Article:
Almost from the outset of the commercial Internet, in early 1994, technologists and business people used a stylized cloud as a metaphor for the Internet. Diagrams routinely depicted sets of computers connecting through this "cloud" over long distances. as the Internet evolved, so did the concept of this "cloud," eventually settling into a broad set of applications that include Software- as-a-Service, Infrastructure-as-a-Service, Platform-as-a-Service and more.

Part of this evolution was an extension into accounting applications, and by the late 1990s a handful of pioneering companies were moving their operations into the cloud. Other accounting software and service companies began to shift individual products -- particularly services such as bookkeeping and payroll that require close communication and collaboration with clients.

"This has been one of the great transformations in accounting, in the same manner as the introduction of personal computers transformed the industry," said Erik Asgeirsson, chief executive officer of CPA2Biz, which partners with leading vendors to promote cloud solutions to accountants. "The transformation has shifted the industry from an era of data management to an information era in which collaboration becomes more important than computation."

"Collaboration on this scale is driving increased productivity and profitability," said Chandra Bhansali, president and co-founder of AccountantsWorld. "The largest gain is in the area of payroll processing, where over 70 percent of recently surveyed users reported a significant improvement in processing time. And half of those users reported a gain of 10 percent or more."

Jamie Sutherland, president of U.S. operations at Xero, noted that, "The cloud not only provides efficiency gains for a practice, but also provides a way to drive new leads. More and more clients are looking for an accounting partner that understands cloud tools to help their business."

In fact, research firm International Data Corporation calls cloud computing the foundation for the technology industry's next 20 years of growth.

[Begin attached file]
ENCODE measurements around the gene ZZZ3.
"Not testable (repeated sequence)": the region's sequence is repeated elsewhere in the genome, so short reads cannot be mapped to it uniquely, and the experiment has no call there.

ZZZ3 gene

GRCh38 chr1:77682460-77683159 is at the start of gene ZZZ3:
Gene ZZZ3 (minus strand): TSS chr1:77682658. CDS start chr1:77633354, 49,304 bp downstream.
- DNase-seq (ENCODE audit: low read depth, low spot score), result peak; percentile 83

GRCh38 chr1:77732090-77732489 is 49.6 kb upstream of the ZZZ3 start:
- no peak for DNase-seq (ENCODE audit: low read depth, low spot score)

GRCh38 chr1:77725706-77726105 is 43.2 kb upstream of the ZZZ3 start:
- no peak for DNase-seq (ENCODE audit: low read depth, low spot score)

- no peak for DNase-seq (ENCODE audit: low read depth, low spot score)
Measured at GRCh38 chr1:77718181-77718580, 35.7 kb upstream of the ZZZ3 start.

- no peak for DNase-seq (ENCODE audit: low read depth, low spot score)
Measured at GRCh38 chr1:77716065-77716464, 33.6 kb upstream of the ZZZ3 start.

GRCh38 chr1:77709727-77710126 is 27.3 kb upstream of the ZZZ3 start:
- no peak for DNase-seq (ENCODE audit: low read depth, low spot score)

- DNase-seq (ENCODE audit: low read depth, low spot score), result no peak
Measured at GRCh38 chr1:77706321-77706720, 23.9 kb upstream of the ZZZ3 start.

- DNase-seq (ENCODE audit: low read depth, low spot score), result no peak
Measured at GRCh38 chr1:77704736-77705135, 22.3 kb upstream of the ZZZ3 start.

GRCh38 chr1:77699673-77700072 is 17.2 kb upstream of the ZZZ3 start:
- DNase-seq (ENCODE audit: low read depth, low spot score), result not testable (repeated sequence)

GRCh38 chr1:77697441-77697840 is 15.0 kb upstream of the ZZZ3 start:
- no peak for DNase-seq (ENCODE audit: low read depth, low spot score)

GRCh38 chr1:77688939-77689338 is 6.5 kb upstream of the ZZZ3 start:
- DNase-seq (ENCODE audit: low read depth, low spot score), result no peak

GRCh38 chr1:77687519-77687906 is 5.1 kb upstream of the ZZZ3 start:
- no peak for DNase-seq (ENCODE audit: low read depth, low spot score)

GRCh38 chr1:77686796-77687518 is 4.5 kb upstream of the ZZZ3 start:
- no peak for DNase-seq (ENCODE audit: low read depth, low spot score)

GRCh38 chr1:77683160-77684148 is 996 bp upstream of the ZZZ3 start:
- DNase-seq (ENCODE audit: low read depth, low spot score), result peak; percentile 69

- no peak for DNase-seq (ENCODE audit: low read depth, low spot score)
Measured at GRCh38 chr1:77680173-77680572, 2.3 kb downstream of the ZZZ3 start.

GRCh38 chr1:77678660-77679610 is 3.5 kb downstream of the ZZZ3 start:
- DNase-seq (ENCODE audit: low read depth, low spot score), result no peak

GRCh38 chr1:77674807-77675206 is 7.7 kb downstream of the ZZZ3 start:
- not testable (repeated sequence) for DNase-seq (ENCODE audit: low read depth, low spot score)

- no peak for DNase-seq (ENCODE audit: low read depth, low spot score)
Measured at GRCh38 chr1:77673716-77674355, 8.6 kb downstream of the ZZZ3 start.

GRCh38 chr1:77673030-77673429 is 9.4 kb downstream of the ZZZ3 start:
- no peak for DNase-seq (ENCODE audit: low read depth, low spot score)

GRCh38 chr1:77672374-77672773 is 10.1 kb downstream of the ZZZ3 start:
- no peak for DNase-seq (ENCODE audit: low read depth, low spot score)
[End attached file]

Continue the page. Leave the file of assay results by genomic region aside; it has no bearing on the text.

Still, the transition to cloud computing, for all of its benefits, has not been without its problems. In the early years, there were problems with printing from cloud applications, the cost and complexity of accessing cloud services, the security of data, and the additional cost of compliance in order to ensure the privacy and security of data in the cloud.

Other problems arose as early adopters struggled to make an economic justification for the use of cloud services at a time when the investment costs were at their highest. Though early adopters were able to reduce their direct IT costs, those savings were often offset by necessary investments in new software and services. And while cloud computing has been cited as an example of "green computing" for its lower cost of sustaining servers, there is virtually no research to quantify this claim.

But every new technology suffers through similar growing pains, and these problems did not slow the steady expansion of cloud services among early adopters. And today's array of cloud services for accountants has vastly improved over the first generations a decade or two ago.

"As technology evolves, it is natural for the costs to go down," said Kacee Johnson, executive vice president of Cloud Nine Real Time. "But also for it to smooth out some of the more 'clunky' aspects of the delivery of cloud applications. For example, we have been able to eliminate the need for connection managers, reducing costs that increased service provider fees, while at the same time making the cloud experience more seamless, with quicker access to data."

For accountants, concerns about cloud computing in the past decade have focused on four areas:

Security of client data. The first and most critical concern for accountants was the security of their client data. Data integrity, data theft and data loss were the largest of the issues, and revolved around the problems of maintaining security across a distributed network. In addition, there were questions of how to deal with data security in an environment in which cloud servers are located in countries that do not have sufficient safeguards for security.